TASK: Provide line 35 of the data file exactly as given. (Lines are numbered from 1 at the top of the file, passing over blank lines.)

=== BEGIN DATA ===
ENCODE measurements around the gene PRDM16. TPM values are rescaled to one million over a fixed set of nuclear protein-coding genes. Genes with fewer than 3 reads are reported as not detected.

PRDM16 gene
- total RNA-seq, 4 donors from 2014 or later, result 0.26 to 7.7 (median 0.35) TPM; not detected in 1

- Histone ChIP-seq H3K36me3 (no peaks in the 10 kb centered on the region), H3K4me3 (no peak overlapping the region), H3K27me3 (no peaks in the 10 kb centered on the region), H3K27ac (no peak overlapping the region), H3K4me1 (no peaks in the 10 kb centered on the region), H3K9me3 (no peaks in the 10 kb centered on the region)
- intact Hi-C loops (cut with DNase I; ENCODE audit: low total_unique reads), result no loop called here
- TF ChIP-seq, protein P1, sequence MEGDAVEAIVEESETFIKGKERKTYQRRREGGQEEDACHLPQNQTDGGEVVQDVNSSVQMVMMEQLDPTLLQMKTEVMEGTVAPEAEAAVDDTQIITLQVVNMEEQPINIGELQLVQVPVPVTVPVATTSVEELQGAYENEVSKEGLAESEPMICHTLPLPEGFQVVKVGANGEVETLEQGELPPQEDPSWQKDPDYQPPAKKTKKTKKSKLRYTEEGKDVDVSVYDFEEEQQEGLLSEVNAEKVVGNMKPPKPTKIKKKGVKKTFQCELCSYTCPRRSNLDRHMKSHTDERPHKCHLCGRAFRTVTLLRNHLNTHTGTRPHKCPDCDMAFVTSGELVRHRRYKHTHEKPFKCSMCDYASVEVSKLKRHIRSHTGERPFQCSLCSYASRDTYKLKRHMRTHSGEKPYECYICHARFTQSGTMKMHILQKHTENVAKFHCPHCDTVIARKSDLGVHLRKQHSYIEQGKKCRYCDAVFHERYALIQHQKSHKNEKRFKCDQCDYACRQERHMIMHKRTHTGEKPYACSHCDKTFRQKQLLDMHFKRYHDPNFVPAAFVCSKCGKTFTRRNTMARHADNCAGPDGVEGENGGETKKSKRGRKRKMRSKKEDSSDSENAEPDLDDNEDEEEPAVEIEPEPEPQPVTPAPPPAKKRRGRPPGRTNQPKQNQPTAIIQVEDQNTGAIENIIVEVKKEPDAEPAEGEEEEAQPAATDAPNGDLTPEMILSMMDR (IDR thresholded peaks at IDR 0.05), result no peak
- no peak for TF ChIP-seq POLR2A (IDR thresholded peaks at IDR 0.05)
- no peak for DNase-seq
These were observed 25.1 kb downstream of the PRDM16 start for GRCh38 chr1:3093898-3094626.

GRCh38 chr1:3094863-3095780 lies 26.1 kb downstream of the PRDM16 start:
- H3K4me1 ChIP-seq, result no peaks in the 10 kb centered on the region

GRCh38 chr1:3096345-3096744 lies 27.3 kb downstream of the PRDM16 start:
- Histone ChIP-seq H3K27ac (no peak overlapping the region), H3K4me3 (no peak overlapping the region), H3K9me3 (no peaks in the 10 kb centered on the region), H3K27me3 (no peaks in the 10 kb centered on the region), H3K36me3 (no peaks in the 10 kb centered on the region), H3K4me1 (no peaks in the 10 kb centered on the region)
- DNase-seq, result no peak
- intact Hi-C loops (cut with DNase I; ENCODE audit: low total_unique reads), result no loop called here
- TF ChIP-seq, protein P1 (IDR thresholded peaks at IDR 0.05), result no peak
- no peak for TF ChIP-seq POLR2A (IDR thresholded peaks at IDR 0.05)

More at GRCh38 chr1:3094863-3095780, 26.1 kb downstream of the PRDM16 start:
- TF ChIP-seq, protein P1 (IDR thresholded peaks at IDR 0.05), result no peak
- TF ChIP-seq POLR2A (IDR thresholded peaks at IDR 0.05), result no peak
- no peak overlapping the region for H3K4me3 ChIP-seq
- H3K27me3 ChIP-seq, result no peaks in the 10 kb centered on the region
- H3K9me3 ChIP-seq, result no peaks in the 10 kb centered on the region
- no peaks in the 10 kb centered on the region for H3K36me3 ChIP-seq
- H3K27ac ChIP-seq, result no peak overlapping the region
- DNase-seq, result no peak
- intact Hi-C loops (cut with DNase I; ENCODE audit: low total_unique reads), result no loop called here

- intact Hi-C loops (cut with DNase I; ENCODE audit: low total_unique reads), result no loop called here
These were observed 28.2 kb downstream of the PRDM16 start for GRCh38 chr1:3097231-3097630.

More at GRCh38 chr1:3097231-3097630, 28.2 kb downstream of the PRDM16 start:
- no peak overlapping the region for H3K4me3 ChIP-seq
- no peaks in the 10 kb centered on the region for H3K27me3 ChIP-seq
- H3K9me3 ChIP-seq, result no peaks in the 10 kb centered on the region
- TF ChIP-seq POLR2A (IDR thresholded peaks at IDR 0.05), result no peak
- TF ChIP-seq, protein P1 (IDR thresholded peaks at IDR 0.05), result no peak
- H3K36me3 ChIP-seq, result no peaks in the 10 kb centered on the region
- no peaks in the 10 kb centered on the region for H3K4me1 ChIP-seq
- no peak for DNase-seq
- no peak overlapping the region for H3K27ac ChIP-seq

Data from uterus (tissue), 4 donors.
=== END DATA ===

- TF ChIP-seq, protein P1 (IDR thresholded peaks at IDR 0.05), result no peak